A lot of similarities was found in reviewed articles in terms of patient’s clinical presentation of DM and its most common symptoms described as proximal muscle weakness, skin lesions, Gottron’s papules and Heliotrope rash. DM is usually defined as an inflammatory myopathy of unknown cause and mechanism of this myopathy followed by malignancy is still not clear (Park, Pyo, Park, Lee, SK. & Lee, SW., 2014). It was interesting to discover that Anti-Mi-2 antibody is correlated with classical DM and is the most frequent myositis specific antibody (MSA) found in patients with DM (Iaccarino et al., 2014). Patient presented in this case study was positive for Anti-Mi-2 antibody and it just confirmed his diagnosis of DM and a few months later he was diagnosed with prostate Ca. This fact could logically lead to the conclusion that the patient developed prostate malignancy as a direct result of previously diagnosed DM, but there is not enough data to support this statement. This would be a limitation for this review, as a lack of enough randomized control trials, systematic reviews or meta-analyses to prove that the patient in this case study developed prostate Ca because of been previously diagnosed with DM. Only one article was found from 2006 (earliest) that presented a case of prostate Ca possibly associated with patient’s DM. At present, very limited number of cases (total of nine from 2002-04, 2000, 1996, 1978, 1971, 1970, 1968) was found in medical literature that reported association of DM with prostate Ca (Mooney, Dunphy, Stone & McNeel, 2006). This inconclusive data will not allow to state that the patient presented in this case study developed prostate malignancy as the result of being pre-diagnosed with DM. However, a literature review reveals significant amount of data that allows to answer clinical question “Can dermatomyositis increase a person’s risk for malignancy?” with the answer “yes”. The overall potential to develop cancer of unknown primary (CUP) was increased among patients with DM (Hemminki, Sundquist, Sundquist, & Ji, 2015). Patients with DM have higher probability to develop malignancy than normal patients. In patients with DM malignancies develop in 30% of cases with higher incidence in men and older people. The potential for cancer is higher during the first year of diagnosis and exists for both genders in all ages with DM. These DM patients would have elevated risk for common types of cancers such as: ovarian, gastric, lungs, non-Hodgkin’s and colorectal malignancies (Iaccarino et al, 2014; Qiang et al., 2017). Retrospective cohort study showed a correlation in 36% of the 104 patients who were diagnosed with different types of cancers within approximately seven days of confirmation of DM (Park et al., 2014). Like classic DM, ovarian and nasopharyngeal cancers are also common in amyopathic dermatomyositis (Udkoff & Cohen, 2016). Other limitations for this study due to lack of information in included articles would be risk factors variables such as smoking .and alcohol and literature searches were limited to English language articles.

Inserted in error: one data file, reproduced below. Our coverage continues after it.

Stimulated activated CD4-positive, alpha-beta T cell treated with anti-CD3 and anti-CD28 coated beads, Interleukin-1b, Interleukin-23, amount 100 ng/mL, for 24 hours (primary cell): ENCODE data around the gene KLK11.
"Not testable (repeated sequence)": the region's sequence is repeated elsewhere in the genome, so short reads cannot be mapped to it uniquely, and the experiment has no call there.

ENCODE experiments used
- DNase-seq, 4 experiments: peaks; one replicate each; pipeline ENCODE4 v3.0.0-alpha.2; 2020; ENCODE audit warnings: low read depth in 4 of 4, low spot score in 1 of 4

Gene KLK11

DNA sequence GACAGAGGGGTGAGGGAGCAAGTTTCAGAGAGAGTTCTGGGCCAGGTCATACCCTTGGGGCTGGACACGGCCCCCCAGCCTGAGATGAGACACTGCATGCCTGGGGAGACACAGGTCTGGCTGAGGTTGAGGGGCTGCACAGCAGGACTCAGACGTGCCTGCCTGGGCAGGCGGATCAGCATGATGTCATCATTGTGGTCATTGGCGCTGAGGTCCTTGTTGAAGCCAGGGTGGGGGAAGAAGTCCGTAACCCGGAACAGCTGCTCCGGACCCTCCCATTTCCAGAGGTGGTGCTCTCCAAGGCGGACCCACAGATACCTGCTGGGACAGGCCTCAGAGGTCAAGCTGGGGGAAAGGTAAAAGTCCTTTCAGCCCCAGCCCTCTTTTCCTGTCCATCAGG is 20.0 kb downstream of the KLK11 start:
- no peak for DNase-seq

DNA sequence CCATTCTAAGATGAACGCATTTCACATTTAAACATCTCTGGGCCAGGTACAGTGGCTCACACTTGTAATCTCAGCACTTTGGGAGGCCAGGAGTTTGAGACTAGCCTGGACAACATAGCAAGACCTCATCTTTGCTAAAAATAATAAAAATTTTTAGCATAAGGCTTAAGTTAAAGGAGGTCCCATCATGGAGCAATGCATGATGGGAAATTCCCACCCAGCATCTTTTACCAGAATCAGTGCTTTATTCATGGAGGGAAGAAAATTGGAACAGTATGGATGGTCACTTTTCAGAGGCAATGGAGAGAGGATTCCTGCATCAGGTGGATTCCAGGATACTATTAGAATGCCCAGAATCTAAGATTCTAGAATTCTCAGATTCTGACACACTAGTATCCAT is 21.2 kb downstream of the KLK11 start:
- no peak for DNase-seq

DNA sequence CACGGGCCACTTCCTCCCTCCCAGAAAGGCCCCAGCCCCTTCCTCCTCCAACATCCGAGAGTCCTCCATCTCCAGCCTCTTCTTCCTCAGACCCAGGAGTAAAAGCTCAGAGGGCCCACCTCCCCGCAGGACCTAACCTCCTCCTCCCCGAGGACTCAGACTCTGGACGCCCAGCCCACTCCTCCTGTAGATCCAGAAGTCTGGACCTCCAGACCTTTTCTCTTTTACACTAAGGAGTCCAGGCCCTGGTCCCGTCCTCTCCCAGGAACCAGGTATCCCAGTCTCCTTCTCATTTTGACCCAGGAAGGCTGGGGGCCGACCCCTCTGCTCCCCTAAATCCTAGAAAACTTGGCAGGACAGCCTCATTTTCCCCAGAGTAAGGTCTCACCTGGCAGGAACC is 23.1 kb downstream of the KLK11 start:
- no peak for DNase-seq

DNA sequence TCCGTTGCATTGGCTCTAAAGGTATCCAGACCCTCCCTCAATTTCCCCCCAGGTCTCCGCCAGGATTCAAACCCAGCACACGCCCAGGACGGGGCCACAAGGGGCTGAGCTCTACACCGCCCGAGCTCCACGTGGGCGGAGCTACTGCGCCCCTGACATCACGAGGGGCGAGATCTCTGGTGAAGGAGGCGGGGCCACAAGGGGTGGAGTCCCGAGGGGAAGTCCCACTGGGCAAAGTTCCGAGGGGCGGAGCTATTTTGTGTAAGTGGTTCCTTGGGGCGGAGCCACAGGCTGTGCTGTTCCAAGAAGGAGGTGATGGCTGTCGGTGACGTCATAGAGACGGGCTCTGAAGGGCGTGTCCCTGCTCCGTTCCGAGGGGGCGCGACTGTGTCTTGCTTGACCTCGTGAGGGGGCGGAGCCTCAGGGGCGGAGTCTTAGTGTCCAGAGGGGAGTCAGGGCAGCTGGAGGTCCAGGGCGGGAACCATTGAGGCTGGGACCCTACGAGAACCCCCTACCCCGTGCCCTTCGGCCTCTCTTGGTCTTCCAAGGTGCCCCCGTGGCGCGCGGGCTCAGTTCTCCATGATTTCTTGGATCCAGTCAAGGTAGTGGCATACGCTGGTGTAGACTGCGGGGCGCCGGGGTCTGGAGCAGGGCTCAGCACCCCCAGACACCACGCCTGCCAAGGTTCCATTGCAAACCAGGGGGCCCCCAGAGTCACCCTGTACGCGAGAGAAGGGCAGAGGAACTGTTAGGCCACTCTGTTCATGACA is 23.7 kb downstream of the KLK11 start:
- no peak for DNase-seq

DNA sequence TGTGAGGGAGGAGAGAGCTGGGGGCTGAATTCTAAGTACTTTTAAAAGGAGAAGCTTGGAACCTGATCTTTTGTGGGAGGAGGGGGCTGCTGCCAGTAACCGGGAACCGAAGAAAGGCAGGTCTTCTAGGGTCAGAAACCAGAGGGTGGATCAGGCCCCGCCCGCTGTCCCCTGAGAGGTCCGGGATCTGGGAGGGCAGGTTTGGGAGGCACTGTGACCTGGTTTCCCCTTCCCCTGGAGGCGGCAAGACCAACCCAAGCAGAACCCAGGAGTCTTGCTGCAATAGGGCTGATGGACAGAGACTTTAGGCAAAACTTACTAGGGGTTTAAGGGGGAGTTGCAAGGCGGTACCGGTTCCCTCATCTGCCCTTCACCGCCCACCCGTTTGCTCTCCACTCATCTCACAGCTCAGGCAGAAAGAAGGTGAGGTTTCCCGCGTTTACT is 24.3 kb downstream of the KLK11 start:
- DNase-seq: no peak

Conclusion